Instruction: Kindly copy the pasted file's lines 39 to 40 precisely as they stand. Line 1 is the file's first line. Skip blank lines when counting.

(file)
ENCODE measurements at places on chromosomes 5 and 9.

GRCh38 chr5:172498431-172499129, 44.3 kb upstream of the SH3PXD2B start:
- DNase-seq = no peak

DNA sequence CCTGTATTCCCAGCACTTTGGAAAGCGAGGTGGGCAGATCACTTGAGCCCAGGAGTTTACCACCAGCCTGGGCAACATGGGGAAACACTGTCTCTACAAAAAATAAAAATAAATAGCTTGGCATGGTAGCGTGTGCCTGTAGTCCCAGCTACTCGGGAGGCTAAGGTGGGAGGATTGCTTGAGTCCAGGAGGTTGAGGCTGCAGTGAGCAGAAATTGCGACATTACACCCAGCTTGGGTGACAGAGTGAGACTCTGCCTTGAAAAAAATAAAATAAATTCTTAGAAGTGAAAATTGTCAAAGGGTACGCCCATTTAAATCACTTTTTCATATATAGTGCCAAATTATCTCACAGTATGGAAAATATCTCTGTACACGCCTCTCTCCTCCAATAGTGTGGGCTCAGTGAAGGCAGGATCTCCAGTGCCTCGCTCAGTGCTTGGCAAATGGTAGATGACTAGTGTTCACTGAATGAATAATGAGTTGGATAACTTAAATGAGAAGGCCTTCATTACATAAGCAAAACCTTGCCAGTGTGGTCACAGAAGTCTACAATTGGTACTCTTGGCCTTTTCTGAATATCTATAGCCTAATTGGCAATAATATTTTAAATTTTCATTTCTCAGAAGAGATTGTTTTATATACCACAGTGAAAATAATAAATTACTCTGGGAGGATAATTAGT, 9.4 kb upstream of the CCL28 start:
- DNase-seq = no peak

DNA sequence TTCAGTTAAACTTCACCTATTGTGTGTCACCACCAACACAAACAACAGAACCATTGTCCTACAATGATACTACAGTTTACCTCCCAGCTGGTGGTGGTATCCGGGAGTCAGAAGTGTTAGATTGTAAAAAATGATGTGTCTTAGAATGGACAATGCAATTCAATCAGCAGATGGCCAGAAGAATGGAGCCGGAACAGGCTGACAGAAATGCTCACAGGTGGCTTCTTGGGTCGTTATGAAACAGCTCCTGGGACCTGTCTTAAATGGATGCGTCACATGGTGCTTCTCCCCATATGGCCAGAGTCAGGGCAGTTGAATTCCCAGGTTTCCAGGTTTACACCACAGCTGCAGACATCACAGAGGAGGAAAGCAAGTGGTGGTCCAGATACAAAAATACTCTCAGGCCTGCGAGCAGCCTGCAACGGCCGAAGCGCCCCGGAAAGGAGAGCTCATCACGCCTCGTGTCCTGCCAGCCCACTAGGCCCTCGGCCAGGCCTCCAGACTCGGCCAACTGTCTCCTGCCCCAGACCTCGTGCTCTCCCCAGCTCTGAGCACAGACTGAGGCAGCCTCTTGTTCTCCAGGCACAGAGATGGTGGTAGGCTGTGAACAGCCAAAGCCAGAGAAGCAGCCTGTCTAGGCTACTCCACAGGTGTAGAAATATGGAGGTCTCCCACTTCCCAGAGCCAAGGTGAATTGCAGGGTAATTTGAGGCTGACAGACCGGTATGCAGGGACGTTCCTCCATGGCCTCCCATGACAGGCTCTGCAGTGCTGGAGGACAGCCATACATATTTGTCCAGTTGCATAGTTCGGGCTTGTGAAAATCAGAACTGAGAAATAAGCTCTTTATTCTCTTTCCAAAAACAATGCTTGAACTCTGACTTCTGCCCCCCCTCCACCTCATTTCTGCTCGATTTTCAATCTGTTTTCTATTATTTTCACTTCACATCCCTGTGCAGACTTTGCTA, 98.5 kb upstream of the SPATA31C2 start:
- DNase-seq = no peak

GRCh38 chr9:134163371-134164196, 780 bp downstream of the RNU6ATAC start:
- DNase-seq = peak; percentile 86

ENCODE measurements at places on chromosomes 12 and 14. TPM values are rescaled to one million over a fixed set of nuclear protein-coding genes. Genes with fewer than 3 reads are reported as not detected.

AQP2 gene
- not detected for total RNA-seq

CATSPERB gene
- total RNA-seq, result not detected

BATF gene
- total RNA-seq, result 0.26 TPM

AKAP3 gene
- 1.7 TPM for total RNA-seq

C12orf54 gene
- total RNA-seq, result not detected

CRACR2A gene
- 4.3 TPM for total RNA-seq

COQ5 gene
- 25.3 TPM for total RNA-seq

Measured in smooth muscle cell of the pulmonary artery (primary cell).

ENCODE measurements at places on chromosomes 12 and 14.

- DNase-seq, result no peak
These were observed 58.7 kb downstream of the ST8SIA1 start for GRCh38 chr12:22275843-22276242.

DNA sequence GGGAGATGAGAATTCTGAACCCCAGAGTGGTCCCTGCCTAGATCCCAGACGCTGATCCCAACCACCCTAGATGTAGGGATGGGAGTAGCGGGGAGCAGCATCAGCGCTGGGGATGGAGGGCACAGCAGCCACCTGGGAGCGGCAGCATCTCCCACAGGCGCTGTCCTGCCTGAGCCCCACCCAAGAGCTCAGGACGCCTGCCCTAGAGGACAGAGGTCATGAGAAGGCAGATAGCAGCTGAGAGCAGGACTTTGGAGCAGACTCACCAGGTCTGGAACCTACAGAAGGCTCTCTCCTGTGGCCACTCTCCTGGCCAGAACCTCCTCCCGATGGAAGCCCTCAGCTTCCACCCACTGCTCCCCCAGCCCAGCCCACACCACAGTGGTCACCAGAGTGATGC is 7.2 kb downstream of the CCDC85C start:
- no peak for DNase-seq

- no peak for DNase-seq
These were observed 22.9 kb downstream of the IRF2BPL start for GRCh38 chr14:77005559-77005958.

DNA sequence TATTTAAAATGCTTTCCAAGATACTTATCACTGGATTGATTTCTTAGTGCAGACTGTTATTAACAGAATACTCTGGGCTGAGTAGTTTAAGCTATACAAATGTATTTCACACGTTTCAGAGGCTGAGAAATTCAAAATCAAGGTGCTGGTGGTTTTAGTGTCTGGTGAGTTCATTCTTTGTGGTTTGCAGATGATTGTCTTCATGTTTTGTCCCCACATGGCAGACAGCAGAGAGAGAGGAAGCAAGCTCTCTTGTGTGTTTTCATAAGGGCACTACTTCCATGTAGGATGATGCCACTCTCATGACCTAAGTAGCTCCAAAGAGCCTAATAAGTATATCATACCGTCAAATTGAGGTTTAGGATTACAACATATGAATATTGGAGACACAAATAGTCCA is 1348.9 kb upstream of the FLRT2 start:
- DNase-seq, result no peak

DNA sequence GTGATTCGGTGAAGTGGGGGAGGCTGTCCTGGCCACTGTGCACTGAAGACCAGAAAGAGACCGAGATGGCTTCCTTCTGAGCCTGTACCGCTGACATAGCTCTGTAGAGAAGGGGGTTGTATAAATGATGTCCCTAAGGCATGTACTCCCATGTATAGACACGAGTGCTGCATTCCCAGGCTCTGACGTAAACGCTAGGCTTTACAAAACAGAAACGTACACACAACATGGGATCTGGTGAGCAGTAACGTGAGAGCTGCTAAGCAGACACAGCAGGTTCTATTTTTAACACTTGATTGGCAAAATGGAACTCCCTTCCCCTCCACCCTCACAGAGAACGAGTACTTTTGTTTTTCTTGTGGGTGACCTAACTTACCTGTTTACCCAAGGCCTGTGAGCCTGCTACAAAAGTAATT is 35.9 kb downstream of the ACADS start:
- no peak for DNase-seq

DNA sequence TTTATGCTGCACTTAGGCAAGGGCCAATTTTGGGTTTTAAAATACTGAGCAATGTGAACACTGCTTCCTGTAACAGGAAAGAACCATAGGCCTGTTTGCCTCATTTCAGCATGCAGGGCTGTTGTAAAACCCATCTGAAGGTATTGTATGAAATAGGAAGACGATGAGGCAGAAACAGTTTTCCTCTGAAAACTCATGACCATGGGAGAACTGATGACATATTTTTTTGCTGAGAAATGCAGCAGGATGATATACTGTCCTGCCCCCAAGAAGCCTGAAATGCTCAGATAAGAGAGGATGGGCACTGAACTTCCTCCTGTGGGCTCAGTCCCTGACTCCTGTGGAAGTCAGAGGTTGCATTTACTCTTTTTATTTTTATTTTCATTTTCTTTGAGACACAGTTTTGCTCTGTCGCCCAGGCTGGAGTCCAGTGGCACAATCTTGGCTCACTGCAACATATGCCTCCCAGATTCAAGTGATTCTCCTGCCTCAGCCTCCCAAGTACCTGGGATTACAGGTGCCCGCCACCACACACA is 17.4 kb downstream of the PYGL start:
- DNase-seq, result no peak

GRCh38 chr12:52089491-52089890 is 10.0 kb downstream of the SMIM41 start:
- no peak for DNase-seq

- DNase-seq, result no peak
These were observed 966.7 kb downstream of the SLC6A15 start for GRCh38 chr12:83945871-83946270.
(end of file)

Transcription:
GRCh38 chr12:52089491-52089890 is 10.0 kb downstream of the SMIM41 start:
- no peak for DNase-seq